One Flyer Changed Nick Sanchez’s Life
By Henry Street Settlement
Stacks+Joules graduate Nick Sanchez at work
Nick Sanchez, 30, grew up in a humble middle-income housing development long inhabited by immigrants and their descendants on the Lower East Side of Manhattan. Now he works in gleaming, 50-story towers—modern high-rises whose complicated heating, cooling, and ventilation systems Nick maintains as a recent graduate of the Stacks+Joules Building Automation Systems Program at Henry Street Settlement.
The training program is an unusual collaboration of Stacks+Joules, a nonprofit that works to bring people from underrepresented groups into high-tech jobs, and Henry Street, a social services agency. It was developed early in the pandemic, when shifts in the economy left many low-income New Yorkers jobless while at the same time new industries were hungry for skilled workers.
In May 2022, after completing the 12-week program, Sanchez was hired by Climatec, a national building automation company. It was a major step up for a young man who, six months earlier, had been at a loss to move his career forward.
Growing up, Sanchez was deeply focused on the baseball and football fields, but less so at school, where he says his teachers took little interest in his progress. After a stint in community college, he worked for a dog daycare, in multiple restaurants, and as a group mentor for an afterschool program. Raised by his mother and grandparents, he says, no one was pressing him to go to college or to start a career. “They cared about my future, but there was no fight to push me. I had to figure it out and find my own motivation.”
When the pandemic brought his work to a halt, Sanchez parlayed his sports enthusiasm into a spot in a physical therapy assistant program at LaGuardia College. But the prerequisite courses proved too many and too expensive.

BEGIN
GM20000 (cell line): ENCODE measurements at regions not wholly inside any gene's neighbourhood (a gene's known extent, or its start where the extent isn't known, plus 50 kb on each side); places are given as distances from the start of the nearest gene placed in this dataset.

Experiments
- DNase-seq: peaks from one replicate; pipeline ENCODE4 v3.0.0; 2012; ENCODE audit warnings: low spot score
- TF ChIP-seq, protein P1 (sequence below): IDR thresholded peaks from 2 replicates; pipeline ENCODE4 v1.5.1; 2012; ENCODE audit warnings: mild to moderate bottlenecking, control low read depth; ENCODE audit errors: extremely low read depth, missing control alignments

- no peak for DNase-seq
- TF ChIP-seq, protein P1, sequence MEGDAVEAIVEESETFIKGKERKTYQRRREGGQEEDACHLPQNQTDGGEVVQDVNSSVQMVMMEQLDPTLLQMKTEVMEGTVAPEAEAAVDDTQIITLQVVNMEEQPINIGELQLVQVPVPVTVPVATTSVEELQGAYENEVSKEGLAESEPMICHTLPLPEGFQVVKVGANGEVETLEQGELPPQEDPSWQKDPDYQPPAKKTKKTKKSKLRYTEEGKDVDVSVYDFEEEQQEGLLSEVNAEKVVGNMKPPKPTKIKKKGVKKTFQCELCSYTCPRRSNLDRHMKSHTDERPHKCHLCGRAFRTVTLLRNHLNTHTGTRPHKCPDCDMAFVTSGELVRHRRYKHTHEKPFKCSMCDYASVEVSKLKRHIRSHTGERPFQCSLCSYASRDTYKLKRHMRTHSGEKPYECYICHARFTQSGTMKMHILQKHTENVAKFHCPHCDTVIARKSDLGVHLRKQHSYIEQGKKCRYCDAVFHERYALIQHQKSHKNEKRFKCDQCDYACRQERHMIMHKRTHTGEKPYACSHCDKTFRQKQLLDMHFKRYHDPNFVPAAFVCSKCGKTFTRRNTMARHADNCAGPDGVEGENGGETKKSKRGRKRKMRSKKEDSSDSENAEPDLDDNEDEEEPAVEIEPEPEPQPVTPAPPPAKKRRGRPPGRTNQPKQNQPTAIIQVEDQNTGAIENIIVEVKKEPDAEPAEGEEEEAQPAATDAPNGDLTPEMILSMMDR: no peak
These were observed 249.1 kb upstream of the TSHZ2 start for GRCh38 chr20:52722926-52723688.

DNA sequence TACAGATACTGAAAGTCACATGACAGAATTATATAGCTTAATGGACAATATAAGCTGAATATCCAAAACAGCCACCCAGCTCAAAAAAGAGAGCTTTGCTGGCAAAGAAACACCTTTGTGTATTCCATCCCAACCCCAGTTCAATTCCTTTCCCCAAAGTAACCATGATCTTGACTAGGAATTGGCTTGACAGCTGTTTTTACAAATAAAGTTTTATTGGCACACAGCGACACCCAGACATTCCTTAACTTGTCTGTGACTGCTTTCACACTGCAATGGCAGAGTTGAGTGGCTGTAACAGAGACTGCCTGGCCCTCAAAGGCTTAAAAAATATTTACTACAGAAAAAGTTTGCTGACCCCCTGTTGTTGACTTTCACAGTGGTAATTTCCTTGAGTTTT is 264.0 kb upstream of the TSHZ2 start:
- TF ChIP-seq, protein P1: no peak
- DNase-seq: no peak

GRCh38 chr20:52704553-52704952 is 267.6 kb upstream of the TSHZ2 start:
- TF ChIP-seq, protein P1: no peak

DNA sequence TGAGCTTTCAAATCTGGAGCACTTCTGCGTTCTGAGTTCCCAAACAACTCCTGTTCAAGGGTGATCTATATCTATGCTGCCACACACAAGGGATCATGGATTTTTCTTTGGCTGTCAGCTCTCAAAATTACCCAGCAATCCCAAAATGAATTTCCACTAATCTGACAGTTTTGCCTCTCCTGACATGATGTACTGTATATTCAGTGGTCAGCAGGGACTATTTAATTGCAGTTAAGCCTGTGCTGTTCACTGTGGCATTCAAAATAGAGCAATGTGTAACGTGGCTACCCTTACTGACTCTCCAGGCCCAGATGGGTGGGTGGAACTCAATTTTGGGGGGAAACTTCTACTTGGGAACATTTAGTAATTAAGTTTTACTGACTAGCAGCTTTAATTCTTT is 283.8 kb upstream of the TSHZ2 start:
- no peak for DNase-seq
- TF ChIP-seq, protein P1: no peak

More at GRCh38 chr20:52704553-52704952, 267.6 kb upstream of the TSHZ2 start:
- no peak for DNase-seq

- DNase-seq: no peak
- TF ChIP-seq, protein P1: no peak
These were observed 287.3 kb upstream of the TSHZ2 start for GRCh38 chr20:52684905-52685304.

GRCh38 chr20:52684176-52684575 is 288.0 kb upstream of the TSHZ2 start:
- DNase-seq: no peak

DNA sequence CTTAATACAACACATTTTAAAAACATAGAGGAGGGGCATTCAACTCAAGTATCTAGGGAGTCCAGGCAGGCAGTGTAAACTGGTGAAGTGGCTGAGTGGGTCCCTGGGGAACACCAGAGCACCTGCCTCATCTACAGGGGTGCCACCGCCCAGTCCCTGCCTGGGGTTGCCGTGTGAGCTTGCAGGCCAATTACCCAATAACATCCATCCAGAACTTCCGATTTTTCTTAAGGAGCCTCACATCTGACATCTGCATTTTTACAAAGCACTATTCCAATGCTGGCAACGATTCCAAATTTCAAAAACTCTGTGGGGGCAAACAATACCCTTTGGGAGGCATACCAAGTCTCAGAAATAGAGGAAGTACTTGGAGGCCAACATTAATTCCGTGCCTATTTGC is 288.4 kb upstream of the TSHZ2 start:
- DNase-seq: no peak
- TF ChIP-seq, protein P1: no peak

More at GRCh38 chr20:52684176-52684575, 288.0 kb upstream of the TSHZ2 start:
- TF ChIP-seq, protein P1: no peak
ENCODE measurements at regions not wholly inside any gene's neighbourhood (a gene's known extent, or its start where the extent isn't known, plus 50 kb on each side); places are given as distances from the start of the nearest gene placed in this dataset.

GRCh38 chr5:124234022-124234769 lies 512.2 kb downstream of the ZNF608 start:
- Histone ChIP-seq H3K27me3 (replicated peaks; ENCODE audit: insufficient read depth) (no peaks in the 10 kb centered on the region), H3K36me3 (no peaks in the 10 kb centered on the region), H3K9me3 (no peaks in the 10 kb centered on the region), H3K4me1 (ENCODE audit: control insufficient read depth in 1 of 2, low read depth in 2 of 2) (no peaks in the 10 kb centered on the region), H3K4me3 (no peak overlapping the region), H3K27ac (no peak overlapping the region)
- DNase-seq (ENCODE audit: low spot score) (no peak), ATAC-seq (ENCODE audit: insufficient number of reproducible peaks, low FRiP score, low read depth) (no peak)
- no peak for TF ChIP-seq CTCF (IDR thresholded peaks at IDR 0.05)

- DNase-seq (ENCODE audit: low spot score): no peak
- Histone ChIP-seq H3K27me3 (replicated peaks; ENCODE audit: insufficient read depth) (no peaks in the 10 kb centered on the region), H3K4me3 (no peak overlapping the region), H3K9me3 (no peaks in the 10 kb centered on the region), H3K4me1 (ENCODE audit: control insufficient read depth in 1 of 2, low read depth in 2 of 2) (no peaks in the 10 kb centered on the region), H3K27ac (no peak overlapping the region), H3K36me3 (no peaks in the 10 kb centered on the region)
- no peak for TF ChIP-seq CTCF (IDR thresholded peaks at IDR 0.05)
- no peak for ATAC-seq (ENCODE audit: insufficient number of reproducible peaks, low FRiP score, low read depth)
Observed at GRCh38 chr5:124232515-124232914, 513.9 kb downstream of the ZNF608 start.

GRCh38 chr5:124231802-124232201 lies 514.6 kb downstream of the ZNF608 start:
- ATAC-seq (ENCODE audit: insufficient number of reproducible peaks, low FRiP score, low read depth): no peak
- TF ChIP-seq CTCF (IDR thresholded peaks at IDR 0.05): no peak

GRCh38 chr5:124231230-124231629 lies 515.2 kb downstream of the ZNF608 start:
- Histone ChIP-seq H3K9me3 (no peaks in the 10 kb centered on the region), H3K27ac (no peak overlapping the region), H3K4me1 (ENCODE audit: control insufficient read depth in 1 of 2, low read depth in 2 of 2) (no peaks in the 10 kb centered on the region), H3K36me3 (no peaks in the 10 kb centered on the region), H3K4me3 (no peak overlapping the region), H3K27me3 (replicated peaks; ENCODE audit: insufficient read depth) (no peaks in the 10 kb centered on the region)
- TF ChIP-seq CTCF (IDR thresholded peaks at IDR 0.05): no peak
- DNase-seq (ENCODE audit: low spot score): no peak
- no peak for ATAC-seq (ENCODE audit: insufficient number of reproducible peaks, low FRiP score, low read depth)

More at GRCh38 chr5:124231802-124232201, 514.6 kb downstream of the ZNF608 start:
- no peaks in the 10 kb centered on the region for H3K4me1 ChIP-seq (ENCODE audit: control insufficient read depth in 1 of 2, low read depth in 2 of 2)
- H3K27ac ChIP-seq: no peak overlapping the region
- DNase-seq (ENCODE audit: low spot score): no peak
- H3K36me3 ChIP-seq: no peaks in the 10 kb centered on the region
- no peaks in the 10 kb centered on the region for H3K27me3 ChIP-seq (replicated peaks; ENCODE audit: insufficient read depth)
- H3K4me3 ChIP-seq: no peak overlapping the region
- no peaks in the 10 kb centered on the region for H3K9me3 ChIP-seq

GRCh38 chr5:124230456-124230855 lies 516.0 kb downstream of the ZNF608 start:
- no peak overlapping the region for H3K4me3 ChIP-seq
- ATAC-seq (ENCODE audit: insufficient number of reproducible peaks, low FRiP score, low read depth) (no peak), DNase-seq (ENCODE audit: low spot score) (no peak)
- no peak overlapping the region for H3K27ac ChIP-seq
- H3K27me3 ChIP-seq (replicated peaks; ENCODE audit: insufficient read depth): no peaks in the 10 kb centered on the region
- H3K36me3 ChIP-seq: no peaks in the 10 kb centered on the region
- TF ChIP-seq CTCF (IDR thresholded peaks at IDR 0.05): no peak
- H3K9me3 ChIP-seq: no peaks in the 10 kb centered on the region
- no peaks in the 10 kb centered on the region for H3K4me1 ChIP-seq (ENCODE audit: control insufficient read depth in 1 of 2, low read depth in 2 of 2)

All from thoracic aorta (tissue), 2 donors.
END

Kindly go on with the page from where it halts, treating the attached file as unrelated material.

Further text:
“Sanchez not only thrived in the [Smart Buildings] academy; he received the highest score on the exit practicum of any student so far.”
Then, his cousin sent him a flyer about the Stacks+Joules training program. “It was a shot in the dark for me,” Sanchez says. “HVAC? I had always enjoyed working with my hands, and I looked at this as an opportunity to start a new path in my life—to open a door.”
The door opened widely for Sanchez, who took easily to learning Python coding language. During the program, he received EPA 608 certification for refrigerant handling as well as a lighting certification.
“Our teachers really paid attention to each individual. They made sure we understood the curriculum, and it felt like they really cared,” he says.
On graduation day, May 26, 2022, Stacks+Joules brought eight automation companies to class to meet students and see their presentations. Sanchez’s group showed off JACE controllers—the hardware equipment used in building automation. He made sure to speak with all of the companies, and the rep from Climatec asked if he was free for a 10-minute call the next day.
The training program had ended on a Thursday, and Sanchez was interviewing in the New Jersey office by Tuesday. They offered him the job later that afternoon. “It was literally life-changing,” he says.